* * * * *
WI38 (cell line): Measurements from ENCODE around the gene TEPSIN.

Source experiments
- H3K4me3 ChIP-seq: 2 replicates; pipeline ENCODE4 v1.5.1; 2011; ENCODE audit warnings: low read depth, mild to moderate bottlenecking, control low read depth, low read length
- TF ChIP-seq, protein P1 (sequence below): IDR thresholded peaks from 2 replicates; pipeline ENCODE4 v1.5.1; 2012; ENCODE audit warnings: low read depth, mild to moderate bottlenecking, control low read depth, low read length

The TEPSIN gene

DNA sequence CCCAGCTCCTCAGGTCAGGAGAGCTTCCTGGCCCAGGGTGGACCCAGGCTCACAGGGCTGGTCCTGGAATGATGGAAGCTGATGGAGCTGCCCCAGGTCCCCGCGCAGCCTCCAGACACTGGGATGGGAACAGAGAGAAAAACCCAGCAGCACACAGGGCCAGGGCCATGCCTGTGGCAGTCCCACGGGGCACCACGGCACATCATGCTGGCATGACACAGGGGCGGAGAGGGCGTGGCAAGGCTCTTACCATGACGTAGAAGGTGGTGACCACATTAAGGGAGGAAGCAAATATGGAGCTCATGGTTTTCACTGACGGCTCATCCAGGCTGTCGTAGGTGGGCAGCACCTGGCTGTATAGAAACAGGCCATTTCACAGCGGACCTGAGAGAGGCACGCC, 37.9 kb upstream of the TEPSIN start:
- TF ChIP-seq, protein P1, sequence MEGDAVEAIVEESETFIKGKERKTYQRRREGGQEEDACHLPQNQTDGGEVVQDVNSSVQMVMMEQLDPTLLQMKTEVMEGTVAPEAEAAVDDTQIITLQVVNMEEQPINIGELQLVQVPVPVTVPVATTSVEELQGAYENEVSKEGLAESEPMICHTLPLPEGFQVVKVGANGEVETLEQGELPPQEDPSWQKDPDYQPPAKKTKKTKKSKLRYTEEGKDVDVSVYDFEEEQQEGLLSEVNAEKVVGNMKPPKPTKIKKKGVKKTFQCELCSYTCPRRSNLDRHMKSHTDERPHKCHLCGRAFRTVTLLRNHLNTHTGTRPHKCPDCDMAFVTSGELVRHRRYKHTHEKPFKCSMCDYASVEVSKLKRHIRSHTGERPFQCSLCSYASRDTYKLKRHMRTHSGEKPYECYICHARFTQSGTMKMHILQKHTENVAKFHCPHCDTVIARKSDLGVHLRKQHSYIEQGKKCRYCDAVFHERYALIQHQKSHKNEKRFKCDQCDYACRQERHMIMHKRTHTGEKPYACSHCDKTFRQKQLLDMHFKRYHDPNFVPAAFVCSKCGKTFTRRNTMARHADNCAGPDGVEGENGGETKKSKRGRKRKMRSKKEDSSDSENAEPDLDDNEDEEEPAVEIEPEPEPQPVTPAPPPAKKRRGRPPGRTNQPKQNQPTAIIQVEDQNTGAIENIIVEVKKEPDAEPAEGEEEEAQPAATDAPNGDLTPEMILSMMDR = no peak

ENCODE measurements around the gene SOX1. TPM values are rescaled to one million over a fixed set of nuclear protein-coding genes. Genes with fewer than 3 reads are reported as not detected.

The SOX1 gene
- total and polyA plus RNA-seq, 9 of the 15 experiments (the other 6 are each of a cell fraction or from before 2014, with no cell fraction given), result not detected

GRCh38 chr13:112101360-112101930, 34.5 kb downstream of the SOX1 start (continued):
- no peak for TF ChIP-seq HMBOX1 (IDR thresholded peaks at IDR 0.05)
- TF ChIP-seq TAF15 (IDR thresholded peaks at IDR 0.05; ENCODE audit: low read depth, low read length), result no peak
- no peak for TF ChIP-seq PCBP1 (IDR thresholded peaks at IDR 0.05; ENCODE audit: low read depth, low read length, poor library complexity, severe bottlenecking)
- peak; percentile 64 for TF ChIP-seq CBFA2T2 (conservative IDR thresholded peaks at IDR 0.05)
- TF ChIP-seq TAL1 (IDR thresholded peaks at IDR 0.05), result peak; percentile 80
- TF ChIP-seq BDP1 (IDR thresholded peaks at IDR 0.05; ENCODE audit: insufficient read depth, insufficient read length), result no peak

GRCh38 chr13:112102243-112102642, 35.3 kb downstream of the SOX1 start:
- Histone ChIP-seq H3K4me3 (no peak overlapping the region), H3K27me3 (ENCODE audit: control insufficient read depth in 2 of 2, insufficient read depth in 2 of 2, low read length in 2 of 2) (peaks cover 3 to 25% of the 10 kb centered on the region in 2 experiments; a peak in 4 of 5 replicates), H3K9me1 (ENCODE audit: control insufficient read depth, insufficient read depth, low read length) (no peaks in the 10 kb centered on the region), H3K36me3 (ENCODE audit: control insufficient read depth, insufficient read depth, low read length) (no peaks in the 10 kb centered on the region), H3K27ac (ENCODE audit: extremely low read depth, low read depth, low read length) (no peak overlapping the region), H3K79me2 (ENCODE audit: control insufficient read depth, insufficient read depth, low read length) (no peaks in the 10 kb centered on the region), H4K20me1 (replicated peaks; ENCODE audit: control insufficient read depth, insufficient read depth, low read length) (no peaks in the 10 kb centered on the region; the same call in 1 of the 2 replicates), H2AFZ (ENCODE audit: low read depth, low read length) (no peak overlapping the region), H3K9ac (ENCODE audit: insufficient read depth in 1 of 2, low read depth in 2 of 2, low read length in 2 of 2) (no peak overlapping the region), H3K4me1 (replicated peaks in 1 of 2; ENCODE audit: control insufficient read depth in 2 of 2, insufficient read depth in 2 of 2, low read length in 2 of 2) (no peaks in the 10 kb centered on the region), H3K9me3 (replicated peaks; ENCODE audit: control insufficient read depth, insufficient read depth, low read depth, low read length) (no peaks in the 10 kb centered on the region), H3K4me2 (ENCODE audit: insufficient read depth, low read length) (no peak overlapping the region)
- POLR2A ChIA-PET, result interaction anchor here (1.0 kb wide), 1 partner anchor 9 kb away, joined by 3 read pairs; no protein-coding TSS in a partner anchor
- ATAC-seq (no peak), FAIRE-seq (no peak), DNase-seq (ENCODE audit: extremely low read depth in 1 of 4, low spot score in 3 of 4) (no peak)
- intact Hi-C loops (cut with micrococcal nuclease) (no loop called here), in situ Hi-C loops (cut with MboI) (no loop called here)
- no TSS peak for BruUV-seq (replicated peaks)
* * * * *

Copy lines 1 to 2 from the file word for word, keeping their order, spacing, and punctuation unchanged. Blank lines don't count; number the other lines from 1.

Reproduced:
WI38 (cell line): Measurements from ENCODE around the gene TEPSIN.

Source experiments